Louisiana's Prime Waterfront Views
Enjoy riverfront dining, relaxing cruises and outdoor activities that get you on the water.
Louisiana is a land defined largely by its waterways. There’s the Gulf of Mexico that provides world-famous seafood and fishing adventures, swamps that offer an up-close look at prehistoric-type landscapes, and remote lakes that make for great weekend getaways.
There are rivers, too, coursing through most of Louisiana’s metro areas. Visitors interested in waterfront dining and river cruises don’t have to look too far to find them — you have plenty of options, and all of them offer fantastic views. Here are just a few of our favorites.
Riverboat CITY of NEW ORLEANS
New Orleans, Mississippi River
What could be more of a classic Louisiana experience than boarding an old-school riverboat and enjoying an al fresco meal while serenaded by a New Orleans jazz band? The Riverboat City of New Orleans, which docks at the edge of New Orleans’ famous French Quarter, offers lunch, brunch and dinner jazz cruises.
New Orleans, Mississippi River
Enjoy a luxurious ride on an authentic paddlewheeler, the 800-passenger Creole Queen. Choose from one of three different excursions: the Dinner Jazz Cruise, a traditional affair where you’ll enjoy an elegant Creole dinner while listening to live music; the Historical River Cruise, where you’ll hear a narrated tour describing New Orleans’ fascinating backstory; and the ever-popular Sunday Jazz Brunch.
Madisonville, Tchefuncte River
Experience elegance at the Tchefuncte River waterfront, courtesy of its namesake dining destination. Tchefuncte’s Restaurant, located in the Northshore town of Madisonville, offers top-tier dining with a focus on local ingredients. Dine on roasted snapper, blackened tile fish and other Gulf of Mexico delicacies while overlooking one of the region’s most scenic waterways.
Palmettos on the Bayou
Slidell, Bayou Bonfouca
Situated next to the verdant Heritage Park near downtown Slidell, Palmettos on the Bayou offers quiet, intimate dining on the Bayou Bonfouca waterfront. This is a great dining getaway for New Orleans visitors especially — the restaurant is located just a half-hour’s drive from the Crescent City — and with its combination of south Louisiana charm and a menu featuring local seafood, it’s easy to see why the waterfront views are among many other reasons to dine at Palmettos.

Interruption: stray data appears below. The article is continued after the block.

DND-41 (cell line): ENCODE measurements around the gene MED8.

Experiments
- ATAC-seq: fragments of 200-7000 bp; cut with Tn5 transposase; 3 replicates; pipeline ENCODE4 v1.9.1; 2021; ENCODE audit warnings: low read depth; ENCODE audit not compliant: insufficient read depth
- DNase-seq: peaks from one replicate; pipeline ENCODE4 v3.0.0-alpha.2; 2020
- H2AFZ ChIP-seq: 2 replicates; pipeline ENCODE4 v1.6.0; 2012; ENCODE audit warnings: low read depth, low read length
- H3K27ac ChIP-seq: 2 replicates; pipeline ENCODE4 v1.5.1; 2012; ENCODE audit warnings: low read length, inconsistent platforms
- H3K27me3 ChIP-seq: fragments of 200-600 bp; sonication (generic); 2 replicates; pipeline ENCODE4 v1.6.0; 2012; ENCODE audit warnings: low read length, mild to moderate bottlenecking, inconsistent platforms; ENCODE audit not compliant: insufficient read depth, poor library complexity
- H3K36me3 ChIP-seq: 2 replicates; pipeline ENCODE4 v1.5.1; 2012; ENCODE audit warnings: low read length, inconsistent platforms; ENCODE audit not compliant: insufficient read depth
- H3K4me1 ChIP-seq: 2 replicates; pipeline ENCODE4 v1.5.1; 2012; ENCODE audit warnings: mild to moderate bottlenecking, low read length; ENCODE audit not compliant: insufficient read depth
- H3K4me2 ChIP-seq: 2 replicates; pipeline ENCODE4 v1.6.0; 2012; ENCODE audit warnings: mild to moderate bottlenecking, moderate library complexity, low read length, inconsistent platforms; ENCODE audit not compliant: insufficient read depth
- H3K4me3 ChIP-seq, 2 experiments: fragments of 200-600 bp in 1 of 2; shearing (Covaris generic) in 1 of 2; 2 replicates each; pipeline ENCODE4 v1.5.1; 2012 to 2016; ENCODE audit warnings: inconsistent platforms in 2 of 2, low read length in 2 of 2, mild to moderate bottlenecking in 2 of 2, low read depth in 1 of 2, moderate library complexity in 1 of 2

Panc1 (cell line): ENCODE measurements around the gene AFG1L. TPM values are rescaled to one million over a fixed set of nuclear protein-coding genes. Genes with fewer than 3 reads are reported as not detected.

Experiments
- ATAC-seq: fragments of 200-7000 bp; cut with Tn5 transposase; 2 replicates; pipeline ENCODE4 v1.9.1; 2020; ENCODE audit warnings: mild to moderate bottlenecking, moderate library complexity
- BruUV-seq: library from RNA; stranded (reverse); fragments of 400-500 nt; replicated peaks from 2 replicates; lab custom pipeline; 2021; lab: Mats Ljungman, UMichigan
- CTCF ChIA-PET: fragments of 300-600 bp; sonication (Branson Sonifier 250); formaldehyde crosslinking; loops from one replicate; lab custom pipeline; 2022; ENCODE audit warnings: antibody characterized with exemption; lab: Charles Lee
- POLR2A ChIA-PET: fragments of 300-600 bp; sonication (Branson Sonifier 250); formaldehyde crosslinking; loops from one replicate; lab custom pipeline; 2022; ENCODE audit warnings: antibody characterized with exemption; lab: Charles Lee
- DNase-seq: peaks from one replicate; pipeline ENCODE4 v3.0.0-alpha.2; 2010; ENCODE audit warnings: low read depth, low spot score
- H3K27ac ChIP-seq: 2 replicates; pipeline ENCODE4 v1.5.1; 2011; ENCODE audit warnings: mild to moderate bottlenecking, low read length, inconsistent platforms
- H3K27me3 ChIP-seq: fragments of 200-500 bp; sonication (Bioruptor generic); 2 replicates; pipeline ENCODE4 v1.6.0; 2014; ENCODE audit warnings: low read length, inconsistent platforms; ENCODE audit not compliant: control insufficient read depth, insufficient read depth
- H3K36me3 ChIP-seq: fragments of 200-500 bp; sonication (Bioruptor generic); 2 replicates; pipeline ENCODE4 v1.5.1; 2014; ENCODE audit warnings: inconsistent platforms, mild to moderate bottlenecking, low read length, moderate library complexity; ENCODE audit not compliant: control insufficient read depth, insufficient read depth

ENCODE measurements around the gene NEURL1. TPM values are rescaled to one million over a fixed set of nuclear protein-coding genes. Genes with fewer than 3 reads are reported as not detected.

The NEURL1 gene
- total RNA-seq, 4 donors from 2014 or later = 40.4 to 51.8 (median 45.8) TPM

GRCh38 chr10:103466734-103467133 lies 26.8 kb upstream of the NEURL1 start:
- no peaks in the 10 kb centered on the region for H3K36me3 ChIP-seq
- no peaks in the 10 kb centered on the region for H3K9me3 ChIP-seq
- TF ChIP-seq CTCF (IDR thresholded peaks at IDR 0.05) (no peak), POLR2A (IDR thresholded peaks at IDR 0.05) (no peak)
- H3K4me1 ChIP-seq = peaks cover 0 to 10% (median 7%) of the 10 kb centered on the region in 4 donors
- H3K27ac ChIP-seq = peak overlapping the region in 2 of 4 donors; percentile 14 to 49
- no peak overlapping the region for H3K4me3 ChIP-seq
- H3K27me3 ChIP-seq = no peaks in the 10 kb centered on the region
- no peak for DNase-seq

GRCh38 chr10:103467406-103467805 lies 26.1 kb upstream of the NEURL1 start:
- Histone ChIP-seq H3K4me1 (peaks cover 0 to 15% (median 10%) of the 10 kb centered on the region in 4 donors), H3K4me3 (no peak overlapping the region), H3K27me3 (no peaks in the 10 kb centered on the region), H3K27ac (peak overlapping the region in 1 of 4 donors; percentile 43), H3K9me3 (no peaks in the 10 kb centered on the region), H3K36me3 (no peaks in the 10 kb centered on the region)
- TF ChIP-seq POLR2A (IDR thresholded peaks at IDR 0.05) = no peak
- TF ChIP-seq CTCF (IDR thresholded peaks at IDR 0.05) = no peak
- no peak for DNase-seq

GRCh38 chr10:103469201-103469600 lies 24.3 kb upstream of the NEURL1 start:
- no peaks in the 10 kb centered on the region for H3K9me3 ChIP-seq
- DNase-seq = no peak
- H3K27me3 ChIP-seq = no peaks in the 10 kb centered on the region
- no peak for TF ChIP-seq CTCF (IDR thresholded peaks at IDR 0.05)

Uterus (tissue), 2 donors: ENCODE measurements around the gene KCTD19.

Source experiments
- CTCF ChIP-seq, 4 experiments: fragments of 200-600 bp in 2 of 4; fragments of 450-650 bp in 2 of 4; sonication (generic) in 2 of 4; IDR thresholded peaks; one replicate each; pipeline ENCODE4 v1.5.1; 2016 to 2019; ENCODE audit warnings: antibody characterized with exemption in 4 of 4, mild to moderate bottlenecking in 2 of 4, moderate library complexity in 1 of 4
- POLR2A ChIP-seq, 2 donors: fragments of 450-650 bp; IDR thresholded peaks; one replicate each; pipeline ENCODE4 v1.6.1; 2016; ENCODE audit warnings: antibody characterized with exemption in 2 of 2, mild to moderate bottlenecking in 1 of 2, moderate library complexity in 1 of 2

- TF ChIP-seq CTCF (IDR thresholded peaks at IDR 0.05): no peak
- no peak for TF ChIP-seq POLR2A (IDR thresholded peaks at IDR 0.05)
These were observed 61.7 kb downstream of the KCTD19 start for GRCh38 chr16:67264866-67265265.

Covington, Bogue Falaya River
Situated across the Bogue Falaya River from downtown Covington, The Chimes offers some of the most spectacular views of any waterfront dining destinations you’ll find. The Cajun and Creole traditions are strong here, with menu items that include everything from boudin to alligator. Combine your trip to The Chimes with a leisurely paddle down the Bogue Falaya — local outfitter Canoe & Trail Adventures launches from The Chimes’ boardwalk.
Tin Lizzy’s Landing
Springfield, Tickfaw River
Looking for a down-home, no-frills, off-the-beaten-path waterfront dining experience? Then, Tin Lizzy’s is your kind of place. It’s located along an especially curvy stretch of the Tickfaw River in remote Livingston Parish, just a half-hour drive from the antique shops and breweries in Ponchatoula and nearby Hammond. Catch live bands performing seasonally and enjoy dockside cocktails and bar food year-round.
West Monroe, Ouachita River
While Cajun cuisine may be more closely associated with south Louisiana than north, Trapp’s brings the flavors of boudin, crawfish, gumbo and beans & rice to West Monroe. The restaurant's culinary history is the stuff of legend, dating back to the 1890s when patriarch Bernard Trappey founded a hot sauce empire that has thrived for decades. Learn more about the Trappey family’s deep Louisiana roots by checking out the family photos on the restaurant’s walls, and enjoy a touch of Trappey’s with your meal while overlooking the Ouachita River.
Monroe, Bayou DeSiard
Situated on a tributary of the Ouachita River, Waterfront Grill is steeped in local history and among the best-known dining destinations in Monroe. This being northeast Louisiana, the cuisine here is more traditionally Southern than Cajun, with its most popular dish — Catfish DeSiard — earning accolades in Southern Living Magazine.
Maglieaux’s Riverfront Restaurant
Natchitoches, Cane River
Maglieaux’s is an iconic Natchitoches restaurant located on the Cane River waterfront downtown. Its menu reflects the owners’ Italian heritage, mixed with some Creole influences. Pasta dishes dominate the menu, along with the classics of Louisiana cuisine — po’boys, crawfish dishes and étouffée among them.